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"Spring" Time: The Center for Living Arts Produces the Controversial Musical "Spring Awakening," March 23 through April 7 PDF Print E-mail
Theatre - Feature Stories
Written by Mike Schulz   
Thursday, 08 March 2012 13:06

Benjie Lewis, Aaron Lord, Max Moline, and Andrew Bruning in Spring AwakeningDino Hayz is the creative director and co-owner of the Center for Living Arts, the Rock Island-based venue that, since 2006, has offered music and theatre (and musical theatre) classes for ages 18 and under, and has produced such stage presentations as Schoolhouse Rock Live! and Disney’s High School Musical.

Consequently, Hayz says that he and his performers have a pretty fair idea of how patrons might react to the Center’s latest theatrical offering.

“When we’re in rehearsal,” says Hayz, “at the end of Act I, we always say, ‘A-a-and ... blackout. Actors off, lights up, a good third of the audience walks out the door ... .”

He’s kidding. Or rather, he hopes he’s kidding. Because while Hayz appears to have full confidence in the cast for his forthcoming production of Spring Awakening (running March 23 through April 7), and in the popular rock musical itself, he does know that audiences familiar with the Center’s more traditional, family-friendly fare might find the show a bit off-putting.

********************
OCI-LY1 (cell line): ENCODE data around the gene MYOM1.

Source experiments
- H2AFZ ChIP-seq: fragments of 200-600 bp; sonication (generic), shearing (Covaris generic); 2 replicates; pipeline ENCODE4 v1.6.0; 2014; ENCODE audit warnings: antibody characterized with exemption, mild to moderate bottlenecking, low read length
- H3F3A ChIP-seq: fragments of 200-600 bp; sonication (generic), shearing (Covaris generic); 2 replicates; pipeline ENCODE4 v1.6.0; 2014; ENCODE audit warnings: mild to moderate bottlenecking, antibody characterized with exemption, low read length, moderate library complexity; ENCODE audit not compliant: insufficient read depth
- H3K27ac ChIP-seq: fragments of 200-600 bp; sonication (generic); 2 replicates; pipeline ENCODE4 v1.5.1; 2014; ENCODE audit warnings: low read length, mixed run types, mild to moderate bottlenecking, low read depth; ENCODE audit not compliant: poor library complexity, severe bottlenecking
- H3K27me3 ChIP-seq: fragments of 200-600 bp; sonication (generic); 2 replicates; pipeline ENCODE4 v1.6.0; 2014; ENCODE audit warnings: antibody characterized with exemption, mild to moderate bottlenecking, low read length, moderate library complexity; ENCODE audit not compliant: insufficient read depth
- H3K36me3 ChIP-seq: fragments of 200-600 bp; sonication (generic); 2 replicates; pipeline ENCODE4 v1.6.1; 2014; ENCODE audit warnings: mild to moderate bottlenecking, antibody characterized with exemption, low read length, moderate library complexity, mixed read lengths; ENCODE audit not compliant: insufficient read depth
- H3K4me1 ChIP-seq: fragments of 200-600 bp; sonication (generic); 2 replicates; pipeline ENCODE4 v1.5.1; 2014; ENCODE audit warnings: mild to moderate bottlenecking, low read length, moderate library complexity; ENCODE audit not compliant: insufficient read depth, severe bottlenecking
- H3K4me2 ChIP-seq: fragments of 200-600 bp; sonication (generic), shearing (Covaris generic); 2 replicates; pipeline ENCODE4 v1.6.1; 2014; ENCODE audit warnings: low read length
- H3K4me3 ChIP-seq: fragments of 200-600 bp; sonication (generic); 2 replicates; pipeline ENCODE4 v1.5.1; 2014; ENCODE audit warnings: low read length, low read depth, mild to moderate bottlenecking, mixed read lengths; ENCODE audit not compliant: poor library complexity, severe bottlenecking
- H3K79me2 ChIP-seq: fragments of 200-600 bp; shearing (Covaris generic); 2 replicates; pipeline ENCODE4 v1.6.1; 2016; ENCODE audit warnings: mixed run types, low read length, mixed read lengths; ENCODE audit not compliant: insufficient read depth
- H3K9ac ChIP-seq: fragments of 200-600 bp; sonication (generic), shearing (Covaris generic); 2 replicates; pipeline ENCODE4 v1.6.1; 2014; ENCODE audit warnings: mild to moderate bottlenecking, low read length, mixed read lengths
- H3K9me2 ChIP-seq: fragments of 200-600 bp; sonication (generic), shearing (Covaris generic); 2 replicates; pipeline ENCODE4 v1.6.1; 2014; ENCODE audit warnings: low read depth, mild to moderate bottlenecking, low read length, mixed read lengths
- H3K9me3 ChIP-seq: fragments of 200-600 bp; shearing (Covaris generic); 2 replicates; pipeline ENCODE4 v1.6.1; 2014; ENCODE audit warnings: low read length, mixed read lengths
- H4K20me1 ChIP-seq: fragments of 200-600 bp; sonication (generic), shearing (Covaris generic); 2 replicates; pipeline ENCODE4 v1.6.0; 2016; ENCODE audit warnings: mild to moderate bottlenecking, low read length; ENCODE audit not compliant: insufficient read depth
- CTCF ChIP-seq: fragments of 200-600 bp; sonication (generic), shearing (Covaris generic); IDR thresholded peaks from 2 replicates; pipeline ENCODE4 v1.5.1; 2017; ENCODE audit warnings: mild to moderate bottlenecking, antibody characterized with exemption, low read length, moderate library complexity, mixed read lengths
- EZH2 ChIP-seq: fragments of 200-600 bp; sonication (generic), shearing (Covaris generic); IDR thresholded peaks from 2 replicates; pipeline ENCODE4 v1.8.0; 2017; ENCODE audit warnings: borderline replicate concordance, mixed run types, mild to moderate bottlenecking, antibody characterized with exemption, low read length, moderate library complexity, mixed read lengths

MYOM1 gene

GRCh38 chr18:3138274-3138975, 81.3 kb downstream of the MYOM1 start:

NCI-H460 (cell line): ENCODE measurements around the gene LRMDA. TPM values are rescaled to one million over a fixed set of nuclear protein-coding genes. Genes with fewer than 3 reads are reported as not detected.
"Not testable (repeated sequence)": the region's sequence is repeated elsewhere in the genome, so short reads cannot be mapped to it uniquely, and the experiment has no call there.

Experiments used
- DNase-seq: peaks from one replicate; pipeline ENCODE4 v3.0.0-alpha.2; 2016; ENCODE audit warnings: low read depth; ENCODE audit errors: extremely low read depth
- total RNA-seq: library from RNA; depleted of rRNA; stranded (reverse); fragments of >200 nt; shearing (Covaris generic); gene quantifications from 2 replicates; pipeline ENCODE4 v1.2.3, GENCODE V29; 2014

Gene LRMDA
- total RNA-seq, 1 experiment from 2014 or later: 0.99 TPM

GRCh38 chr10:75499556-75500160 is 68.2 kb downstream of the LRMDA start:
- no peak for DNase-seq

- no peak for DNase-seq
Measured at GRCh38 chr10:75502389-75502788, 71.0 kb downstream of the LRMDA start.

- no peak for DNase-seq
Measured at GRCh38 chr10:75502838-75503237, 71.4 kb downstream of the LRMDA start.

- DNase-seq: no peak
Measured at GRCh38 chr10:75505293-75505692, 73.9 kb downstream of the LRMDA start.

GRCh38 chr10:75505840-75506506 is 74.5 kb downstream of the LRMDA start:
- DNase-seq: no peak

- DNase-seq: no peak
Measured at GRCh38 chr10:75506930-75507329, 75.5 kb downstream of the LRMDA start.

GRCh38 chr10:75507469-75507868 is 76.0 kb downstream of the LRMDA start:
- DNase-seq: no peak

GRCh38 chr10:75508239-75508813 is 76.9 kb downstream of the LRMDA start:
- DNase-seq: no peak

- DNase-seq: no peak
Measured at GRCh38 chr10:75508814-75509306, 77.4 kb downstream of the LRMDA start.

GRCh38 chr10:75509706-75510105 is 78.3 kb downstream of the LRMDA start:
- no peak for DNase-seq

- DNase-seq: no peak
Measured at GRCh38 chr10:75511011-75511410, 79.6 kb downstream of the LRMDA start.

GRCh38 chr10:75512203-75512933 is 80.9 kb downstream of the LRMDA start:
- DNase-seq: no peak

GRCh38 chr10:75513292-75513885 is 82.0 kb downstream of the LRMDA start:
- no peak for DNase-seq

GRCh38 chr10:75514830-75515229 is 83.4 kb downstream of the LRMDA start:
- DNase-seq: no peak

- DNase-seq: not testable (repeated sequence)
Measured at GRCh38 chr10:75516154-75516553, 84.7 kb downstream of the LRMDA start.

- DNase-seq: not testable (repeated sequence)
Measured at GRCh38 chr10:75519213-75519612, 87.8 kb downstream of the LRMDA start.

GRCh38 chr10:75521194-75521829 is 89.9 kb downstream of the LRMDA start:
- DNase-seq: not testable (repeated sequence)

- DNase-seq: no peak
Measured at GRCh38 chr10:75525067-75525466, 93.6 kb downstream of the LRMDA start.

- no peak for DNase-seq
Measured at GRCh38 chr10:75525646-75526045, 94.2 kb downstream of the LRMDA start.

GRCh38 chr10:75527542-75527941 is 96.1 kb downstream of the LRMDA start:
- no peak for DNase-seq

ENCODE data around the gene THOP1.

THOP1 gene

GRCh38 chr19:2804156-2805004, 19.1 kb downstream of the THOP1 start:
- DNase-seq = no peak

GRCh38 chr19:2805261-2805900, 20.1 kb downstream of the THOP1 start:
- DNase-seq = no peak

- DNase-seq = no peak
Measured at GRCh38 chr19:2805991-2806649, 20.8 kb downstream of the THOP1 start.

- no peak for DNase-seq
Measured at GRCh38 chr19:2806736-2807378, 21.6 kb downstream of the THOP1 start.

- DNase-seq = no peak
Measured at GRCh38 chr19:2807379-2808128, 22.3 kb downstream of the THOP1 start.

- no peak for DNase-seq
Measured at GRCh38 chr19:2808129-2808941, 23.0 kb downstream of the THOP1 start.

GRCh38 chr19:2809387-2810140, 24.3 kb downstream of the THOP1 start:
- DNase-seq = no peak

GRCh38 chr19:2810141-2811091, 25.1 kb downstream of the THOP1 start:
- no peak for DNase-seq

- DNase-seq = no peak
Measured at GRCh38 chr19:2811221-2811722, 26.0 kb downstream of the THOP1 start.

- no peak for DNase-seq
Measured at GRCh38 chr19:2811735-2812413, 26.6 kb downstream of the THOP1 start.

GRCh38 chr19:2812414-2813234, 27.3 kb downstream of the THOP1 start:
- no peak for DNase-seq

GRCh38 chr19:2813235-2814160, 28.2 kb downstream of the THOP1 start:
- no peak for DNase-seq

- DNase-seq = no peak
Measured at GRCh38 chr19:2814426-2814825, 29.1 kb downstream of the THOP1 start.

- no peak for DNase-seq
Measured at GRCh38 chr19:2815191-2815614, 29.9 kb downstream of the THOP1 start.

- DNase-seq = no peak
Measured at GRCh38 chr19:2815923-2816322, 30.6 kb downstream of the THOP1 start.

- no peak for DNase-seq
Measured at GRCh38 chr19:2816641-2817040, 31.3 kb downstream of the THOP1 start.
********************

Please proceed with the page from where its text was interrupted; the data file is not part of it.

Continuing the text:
Actually, audiences could easily find the show off-putting regardless of venue. After opening on Broadway in December of 2006, Spring Awakening was described as “exhilarating” by the New York Times, enjoyed a 25-month run of 888 performances, and was the winner of eight 2007 Tony Awards, including Best Musical. Yet this adaptation of a 1892 German play – which is making its area debut with the Center’s production – is also controversial in the extreme, given the musical’s frank depiction of teenagers exploring their sexuality, its brief nudity and frequent profanity, and subject matter that includes rape, abortion, suicide, and child abuse.

However, Hayz says that it’s precisely because of the show’s themes – plus the score that he calls “pure poetry” – that he and his wife Tina (the Center’s co-owner and managing director) wanted to stage Spring Awakening in the first place. “This show,” he says, “is about kids dealing with their sexuality, dealing with their parents, dealing with each other, dealing with growing up, and it’s important to look at how all that affects them, and affects audiences.”

Besides, as far as the potential loss of patrons at intermission is concerned, Hayz says with a smile, “We lost a few people when we did Godspell, too.”